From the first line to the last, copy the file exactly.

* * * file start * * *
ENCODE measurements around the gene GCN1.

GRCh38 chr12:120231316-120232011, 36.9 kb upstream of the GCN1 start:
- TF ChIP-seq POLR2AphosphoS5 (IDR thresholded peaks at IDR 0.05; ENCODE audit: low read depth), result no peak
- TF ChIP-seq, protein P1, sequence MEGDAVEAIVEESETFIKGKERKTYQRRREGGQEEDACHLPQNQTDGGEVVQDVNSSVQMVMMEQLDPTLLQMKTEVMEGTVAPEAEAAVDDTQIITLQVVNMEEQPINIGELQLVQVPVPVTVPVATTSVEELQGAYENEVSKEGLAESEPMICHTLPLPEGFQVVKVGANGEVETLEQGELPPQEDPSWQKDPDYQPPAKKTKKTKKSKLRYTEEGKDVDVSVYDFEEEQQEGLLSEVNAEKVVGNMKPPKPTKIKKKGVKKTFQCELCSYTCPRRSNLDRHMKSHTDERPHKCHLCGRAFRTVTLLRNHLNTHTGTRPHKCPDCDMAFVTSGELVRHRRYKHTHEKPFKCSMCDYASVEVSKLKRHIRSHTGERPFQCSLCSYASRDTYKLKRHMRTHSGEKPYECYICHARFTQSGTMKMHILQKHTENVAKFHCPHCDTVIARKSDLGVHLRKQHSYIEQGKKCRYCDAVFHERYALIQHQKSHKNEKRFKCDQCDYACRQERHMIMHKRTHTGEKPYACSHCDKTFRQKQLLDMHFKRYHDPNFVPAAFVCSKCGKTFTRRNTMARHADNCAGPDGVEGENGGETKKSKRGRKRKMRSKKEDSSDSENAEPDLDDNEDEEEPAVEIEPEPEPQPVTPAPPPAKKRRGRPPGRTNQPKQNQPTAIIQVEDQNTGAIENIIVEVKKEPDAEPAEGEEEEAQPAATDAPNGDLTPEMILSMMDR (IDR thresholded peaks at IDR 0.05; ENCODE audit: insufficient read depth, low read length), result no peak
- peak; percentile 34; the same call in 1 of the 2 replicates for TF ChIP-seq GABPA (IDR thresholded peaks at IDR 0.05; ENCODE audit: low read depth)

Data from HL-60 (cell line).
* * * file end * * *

ENCODE measurements around the gene GCN1.

GRCh38 chr12:120231316-120232011, 36.9 kb upstream of the GCN1 start:
- TF ChIP-seq POLR2AphosphoS5 (IDR thresholded peaks at IDR 0.05; ENCODE audit: low read depth), result no peak
- TF ChIP-seq, protein P1, sequence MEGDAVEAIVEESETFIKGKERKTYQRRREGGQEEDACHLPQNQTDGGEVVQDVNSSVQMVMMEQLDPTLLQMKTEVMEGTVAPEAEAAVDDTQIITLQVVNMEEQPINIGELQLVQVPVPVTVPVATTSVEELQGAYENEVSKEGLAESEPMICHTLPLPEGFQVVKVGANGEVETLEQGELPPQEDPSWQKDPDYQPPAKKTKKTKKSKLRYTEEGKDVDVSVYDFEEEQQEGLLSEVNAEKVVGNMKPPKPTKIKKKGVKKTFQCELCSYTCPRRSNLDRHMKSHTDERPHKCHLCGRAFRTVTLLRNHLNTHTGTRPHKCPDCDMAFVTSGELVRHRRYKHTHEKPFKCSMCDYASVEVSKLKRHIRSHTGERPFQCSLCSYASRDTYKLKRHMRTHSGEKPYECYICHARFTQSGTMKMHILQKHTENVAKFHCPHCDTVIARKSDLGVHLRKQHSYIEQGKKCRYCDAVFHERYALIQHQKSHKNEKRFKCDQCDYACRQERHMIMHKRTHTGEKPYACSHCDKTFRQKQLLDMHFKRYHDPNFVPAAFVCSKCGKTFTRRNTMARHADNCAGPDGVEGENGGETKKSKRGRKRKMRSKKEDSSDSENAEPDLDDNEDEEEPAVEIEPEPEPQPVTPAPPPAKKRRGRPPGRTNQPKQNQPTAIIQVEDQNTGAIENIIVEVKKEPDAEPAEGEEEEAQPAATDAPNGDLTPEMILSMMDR (IDR thresholded peaks at IDR 0.05; ENCODE audit: insufficient read depth, low read length), result no peak
- peak; percentile 34; the same call in 1 of the 2 replicates for TF ChIP-seq GABPA (IDR thresholded peaks at IDR 0.05; ENCODE audit: low read depth)

Data from HL-60 (cell line).